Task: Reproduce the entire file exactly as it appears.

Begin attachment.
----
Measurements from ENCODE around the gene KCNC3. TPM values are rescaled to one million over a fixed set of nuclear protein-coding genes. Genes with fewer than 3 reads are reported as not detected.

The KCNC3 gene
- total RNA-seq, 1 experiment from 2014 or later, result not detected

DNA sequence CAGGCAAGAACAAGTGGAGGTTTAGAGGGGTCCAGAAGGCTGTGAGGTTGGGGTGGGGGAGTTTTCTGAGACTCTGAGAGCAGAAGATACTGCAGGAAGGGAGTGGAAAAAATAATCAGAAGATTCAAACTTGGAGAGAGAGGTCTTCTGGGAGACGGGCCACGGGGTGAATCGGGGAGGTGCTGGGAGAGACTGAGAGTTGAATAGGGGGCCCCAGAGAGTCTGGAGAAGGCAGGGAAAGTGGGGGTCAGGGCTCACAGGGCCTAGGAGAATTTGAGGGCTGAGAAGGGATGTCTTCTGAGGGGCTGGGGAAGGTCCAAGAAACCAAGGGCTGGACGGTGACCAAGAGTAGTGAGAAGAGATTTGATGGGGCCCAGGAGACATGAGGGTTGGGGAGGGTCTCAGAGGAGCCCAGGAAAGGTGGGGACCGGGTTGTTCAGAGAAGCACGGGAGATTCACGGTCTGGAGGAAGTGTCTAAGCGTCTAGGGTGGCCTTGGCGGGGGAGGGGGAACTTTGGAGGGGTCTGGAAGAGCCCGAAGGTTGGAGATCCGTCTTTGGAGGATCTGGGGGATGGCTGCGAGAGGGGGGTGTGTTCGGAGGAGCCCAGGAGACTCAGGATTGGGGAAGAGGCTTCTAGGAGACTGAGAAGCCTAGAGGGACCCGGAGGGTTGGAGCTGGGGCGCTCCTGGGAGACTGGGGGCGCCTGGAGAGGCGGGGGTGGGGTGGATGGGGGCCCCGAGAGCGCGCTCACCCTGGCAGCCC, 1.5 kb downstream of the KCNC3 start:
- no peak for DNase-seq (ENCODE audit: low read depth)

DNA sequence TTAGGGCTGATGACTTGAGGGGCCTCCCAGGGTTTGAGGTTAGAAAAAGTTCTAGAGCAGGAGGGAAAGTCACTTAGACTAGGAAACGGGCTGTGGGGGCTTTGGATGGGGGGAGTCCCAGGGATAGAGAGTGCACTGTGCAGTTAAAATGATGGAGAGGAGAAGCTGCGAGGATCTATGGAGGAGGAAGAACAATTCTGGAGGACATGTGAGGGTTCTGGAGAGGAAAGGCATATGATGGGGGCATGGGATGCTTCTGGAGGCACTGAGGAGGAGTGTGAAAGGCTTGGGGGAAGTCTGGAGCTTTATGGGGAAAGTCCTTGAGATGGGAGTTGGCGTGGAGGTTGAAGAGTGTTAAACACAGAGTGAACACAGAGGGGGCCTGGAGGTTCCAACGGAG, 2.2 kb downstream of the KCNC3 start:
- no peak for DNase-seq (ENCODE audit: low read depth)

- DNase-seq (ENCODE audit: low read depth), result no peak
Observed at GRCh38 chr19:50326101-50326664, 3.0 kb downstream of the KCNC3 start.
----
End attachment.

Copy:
Measurements from ENCODE around the gene KCNC3. TPM values are rescaled to one million over a fixed set of nuclear protein-coding genes. Genes with fewer than 3 reads are reported as not detected.

The KCNC3 gene
- total RNA-seq, 1 experiment from 2014 or later, result not detected

DNA sequence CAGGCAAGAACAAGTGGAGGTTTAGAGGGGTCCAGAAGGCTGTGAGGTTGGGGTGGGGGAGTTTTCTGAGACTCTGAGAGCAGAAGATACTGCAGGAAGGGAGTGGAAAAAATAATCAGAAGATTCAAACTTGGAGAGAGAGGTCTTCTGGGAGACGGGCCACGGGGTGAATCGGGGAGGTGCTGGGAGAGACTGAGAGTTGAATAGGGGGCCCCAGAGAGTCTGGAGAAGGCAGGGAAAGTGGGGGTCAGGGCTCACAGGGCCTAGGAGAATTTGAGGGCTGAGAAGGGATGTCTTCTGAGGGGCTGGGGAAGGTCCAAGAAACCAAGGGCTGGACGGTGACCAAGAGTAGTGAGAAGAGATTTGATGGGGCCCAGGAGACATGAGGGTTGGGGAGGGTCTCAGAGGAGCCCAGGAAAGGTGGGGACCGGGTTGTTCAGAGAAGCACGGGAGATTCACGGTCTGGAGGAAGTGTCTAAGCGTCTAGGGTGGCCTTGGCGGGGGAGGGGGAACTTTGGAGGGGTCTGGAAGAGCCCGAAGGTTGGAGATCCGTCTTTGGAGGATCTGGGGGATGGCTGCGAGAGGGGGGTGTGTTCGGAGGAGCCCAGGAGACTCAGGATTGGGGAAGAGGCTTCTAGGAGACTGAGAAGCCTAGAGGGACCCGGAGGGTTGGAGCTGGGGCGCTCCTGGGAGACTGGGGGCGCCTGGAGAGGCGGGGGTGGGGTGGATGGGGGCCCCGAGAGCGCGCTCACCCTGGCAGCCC, 1.5 kb downstream of the KCNC3 start:
- no peak for DNase-seq (ENCODE audit: low read depth)

DNA sequence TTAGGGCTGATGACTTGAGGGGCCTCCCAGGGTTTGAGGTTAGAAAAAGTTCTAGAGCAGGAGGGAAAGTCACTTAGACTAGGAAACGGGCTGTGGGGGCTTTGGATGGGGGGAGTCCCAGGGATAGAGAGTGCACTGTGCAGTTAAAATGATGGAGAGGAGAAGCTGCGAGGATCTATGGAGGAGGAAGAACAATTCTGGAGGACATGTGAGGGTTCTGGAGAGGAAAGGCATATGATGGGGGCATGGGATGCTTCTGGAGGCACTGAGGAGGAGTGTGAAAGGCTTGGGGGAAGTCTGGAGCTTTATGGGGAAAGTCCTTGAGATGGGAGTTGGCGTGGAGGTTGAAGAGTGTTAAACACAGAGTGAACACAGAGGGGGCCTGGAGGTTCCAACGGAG, 2.2 kb downstream of the KCNC3 start:
- no peak for DNase-seq (ENCODE audit: low read depth)

- DNase-seq (ENCODE audit: low read depth), result no peak
Observed at GRCh38 chr19:50326101-50326664, 3.0 kb downstream of the KCNC3 start.